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meetings, where I got to turn to every startup in the—every startup founder in the room

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and be like, "What are you going to do? And what are you going to do?" And everyone was

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trying to one-up each other.

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If there was one day the shift crystallized, I think it was the day of the hearings on

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SOPA in the House, the day we got that phrase, "It’s no longer OK not to understand how

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the Internet works." There was just something about watching those clueless members of Congress

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debate the bill, watching them insist they could regulate the Internet and a bunch of

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nerds couldn’t possibly stop them. They really brought it home for people that this

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was happening, that Congress was going to break the Internet, and it just didn’t care.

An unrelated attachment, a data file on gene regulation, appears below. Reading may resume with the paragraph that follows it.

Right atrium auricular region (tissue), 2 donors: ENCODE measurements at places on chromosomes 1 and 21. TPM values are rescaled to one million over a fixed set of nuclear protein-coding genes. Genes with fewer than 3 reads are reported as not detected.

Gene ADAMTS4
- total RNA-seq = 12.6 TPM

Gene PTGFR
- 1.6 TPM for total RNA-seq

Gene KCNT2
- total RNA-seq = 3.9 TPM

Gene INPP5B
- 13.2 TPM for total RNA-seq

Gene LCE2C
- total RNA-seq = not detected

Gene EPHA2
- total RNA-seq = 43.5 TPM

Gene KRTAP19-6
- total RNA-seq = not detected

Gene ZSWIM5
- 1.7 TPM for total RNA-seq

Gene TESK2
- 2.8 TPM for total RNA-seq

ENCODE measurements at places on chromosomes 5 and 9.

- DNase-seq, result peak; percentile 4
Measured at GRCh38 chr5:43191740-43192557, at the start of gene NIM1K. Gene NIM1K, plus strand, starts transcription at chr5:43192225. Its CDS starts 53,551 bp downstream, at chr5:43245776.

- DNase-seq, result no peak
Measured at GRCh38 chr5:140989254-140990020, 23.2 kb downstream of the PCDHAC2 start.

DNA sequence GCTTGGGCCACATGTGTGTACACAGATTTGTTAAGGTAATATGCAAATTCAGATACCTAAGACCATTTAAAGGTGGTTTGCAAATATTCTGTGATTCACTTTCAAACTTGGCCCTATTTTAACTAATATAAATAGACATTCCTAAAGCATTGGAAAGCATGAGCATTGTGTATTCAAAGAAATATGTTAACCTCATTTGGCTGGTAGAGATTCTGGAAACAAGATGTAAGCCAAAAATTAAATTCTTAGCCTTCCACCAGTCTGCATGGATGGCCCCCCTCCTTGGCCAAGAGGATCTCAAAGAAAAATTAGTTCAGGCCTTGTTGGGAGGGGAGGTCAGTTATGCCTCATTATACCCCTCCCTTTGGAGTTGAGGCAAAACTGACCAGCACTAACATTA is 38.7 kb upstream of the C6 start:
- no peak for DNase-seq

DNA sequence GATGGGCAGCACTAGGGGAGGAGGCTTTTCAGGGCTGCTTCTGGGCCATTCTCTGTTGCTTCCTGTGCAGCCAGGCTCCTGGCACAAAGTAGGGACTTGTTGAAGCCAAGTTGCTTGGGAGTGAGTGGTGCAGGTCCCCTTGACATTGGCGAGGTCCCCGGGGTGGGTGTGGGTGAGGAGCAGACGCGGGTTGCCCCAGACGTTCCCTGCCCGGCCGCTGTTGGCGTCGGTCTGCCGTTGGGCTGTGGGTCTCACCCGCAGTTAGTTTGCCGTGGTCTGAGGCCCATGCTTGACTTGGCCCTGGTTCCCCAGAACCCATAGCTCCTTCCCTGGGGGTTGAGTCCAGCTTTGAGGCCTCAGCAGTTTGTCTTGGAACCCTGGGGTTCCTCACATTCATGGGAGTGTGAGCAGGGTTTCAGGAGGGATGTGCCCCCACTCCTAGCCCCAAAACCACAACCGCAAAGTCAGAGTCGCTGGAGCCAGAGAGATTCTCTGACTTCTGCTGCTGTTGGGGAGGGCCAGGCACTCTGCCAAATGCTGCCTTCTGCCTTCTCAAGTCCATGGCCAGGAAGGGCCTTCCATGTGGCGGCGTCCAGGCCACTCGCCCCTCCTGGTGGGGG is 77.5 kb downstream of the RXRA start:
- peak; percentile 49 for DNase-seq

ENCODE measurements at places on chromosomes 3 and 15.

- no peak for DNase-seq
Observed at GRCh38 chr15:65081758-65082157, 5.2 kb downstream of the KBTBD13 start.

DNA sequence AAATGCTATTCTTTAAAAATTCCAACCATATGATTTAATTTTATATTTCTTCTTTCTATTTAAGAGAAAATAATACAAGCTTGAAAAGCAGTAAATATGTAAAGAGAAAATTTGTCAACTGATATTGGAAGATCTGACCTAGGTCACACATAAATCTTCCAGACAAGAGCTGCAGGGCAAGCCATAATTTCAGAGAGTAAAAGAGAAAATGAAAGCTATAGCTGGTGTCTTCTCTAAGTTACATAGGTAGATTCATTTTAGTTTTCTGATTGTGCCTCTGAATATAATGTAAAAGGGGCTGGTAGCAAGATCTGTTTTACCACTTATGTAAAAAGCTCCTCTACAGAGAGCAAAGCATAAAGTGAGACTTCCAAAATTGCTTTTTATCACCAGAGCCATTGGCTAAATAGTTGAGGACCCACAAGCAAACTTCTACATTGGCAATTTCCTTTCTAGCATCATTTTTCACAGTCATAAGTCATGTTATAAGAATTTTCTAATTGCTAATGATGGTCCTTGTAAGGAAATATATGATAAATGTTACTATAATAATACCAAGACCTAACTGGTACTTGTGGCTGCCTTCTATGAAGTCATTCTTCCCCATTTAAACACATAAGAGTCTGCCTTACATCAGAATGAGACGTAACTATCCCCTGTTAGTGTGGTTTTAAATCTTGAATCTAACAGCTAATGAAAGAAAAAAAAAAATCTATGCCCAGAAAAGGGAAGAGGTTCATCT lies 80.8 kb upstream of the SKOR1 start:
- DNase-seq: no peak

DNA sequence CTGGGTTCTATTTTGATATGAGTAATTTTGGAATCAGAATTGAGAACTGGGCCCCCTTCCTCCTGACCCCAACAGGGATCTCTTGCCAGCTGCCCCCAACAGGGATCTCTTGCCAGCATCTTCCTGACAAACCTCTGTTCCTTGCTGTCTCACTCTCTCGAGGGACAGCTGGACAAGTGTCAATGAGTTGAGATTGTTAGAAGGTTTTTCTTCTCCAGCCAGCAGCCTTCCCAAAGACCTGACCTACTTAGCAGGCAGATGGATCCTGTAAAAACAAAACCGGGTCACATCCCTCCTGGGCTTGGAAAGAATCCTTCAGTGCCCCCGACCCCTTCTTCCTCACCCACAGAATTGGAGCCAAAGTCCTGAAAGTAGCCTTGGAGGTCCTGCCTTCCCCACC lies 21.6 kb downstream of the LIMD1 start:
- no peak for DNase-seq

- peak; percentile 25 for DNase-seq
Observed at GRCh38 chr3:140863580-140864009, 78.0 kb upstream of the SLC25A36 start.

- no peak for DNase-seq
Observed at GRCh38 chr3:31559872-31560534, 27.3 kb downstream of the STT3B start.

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I remember when this moment first hit me. I was at an event, and I was talking, and

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I got introduced to a U.S. senator, one of the strongest proponents of the original COICA

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bill, in fact. And I asked him why, despite being such a progressive, despite giving a

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speech in favor of civil liberties, why he was supporting a bill that would censor the

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Internet. And, you know, that typical politician smile he had suddenly faded from his face,

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and his eyes started burning this fiery red. And he started shouting at me, said, "Those

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just put anything up there, and there’s nothing we can do to stop them! They put up

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everything! They put up our nuclear missiles, and they just laugh at us! Well, we’re going

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to show them! There’s got to be laws on the Internet! It’s got to be under control!"

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Now, as far as I know, nobody has ever put up the U.S.'s nuclear missiles on the Internet.